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Died In The White House

( Originally Published 1908 )

IS NOT one of the three martyred Presidents died within the walls of the White House, this chapter is given up to those masters, mistresses and their relatives and friends who perished in that historic home. Of the five Presidents who died in their term of office three were the martyred ones. Of these, Lincoln breathed his last in a house in Washington near Ford's Theatre ; Garfield died at Elberon, a seaside resort in New Jersey, and McKinley passed away at Mr. Milburn's house in Buffalo. The story of the last days of these three Chief Executives is told in the following chapter. The two remaining Presidents who perished during their term of office, W. H. Harrison and Zachary Taylor, closed their eyes in their last sleep, each after a period of sickness, in the White House.

Two mistresses of the White House, also, died there the first Mrs. Tyler and the first Mrs. Benjamin Harrison. Mrs. Fillmore died March 30, 1853, a short time after President Fillmore's term expired.

In regard to the deaths of the two Presidents who died in the White House both Mrs. Taylor and Mrs. Harrison felt that care and responsibility killed their husbands ; while others ascribed the responsibility for the deaths of these two Presidents to the "unsanitary condition of the White House."

The Death of President Harrison

By the death of General William Henry Harrison, a Vice-President was called, for the first time in the history of our country, to take his place as the nation's Chief Executive. John Tyler, therefore, was the first President to come into office under such circumstances.

The first President for whom the bells of Washington tolled, a month after he took the oath of office, was the "Hero of Tippecanoe." Mrs. Harrison was absent at the time, in a distant State, but was making ready to come to her husband.

This first death within the White House occurred on the 4th of April, 1841. It seems that the aged veteran was unable to withstand the confinement of his new dignity and the pressure of politicians. The funeral services were held in the White House by the Rev. Mr. Hawley, of the Episcopal Church, in the presence of President Tyler, ex-President John Quincy Adams, members of the Cabinet and the foreign ministers. The procession to the Congregational burying ground was over two miles long, and was marshaled by mounted police who carried white batons ornamented with black tassels.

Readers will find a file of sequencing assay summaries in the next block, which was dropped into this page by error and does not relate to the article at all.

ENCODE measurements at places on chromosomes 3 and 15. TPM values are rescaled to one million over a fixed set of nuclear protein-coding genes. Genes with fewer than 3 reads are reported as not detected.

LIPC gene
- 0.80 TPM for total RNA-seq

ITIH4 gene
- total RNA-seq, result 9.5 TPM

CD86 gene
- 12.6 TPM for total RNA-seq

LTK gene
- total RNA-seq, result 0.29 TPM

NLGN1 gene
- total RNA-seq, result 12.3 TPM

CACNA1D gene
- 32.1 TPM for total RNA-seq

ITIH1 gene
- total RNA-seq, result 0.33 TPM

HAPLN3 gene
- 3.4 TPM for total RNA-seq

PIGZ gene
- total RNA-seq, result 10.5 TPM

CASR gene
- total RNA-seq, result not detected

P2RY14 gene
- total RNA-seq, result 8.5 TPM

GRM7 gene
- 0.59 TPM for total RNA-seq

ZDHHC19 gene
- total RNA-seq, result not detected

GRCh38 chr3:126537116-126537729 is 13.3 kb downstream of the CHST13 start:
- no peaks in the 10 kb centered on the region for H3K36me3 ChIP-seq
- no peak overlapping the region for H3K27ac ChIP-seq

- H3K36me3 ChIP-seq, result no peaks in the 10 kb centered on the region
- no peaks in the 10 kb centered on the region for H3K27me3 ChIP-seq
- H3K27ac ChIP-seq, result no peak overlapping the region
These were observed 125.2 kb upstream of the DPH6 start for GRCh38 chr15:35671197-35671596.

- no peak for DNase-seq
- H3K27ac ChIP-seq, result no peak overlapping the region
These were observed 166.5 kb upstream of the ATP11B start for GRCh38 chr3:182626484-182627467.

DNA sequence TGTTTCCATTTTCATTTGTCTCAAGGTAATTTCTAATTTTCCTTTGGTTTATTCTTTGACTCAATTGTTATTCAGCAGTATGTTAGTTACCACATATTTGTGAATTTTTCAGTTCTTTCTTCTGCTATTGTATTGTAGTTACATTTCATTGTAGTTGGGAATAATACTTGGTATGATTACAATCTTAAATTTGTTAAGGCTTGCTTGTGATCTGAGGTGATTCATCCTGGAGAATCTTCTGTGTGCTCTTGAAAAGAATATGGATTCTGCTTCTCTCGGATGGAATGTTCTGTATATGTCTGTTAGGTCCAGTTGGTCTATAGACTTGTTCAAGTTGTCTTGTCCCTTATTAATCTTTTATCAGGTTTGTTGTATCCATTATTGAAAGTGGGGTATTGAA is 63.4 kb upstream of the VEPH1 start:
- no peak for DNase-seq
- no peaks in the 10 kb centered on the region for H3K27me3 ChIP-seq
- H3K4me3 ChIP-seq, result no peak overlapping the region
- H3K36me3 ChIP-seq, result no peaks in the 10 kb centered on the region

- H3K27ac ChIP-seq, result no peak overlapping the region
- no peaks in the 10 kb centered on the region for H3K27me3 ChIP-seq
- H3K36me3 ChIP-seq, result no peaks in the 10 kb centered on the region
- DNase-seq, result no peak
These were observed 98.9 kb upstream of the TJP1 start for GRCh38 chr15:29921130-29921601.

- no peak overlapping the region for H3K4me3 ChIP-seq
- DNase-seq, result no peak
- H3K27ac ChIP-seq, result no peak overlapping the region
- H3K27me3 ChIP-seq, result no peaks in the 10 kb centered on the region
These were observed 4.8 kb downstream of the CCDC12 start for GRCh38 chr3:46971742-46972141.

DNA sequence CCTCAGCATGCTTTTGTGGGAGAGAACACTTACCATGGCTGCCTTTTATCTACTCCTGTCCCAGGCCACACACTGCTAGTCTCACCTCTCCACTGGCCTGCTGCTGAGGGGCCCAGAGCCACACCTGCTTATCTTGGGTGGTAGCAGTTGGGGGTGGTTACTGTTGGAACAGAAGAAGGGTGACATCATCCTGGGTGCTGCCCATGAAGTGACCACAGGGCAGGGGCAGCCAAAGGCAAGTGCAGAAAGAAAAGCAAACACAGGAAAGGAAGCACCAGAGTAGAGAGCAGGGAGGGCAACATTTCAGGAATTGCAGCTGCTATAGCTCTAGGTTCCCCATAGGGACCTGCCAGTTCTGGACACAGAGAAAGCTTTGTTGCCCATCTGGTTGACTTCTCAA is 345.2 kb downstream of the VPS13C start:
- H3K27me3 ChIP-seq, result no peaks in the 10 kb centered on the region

An instructive account is that which appears in Hawthorne's History of the United States, thus :

"General Harrison had lacked but two years of fulfilling the allotted span of man when he came to Washington; nor would he have survived so long, but for his temperate outdoor life in his Ohio home, for his constitution had never been robust. His campaign had been unusually exciting, and he had several times addressed the people. He made the journey to Washington at an inclement season, with the accompaniments of public demonstrations along the way, to which he responded heartily, as his nature prompted. When he reached the Capital, the pressure on his strength was increased instead of being relaxed; the day of inauguration was cold and gloomy, and he spoke in the open air for an hour.

"About the first of April he caught a chill from careless exposure, which his frame lacked vitality to resist. It developed into pneumonia, and he died on the fourth of the month. `Sir', said he, addressing some imaginary interlocutor as he lay on the brink of the next world, `I wish you to understand the true principles of the government. I wish them to be carried out; I ask no more'."

The First White House Funeral

The funeral of the first person to die in the White House, the funeral of the first President to die within the home of the Chief Executive, was described by an eye-witness, who says :

"On one side of the coffin sat President Tyler and the members of the Cabinet. Next, sat ex-President Adams, and, below him, four members of the last Administration. The Foreign Ministers with their respective suites were also present in full costume. On the other side of the coffin, the members of the late President's family and household, including his favorite aides-de-camp, when in service, were ranged. Representatives in Congress and many ladies were likewise present. Two of the late President's swords were placed upon the pall which was decorated with flowers. At the foot of the coffin, upon a table, were the Bible and prayer-book of the deceased.

"The pall-bearers, numbering twenty-six, wore white scarfs and black crape. Various military companies and members of the Maryland legislature took part in the procession. This, the largest procession yet seen in Washington, extended more than two miles, and is said to have contained 10,000 persons.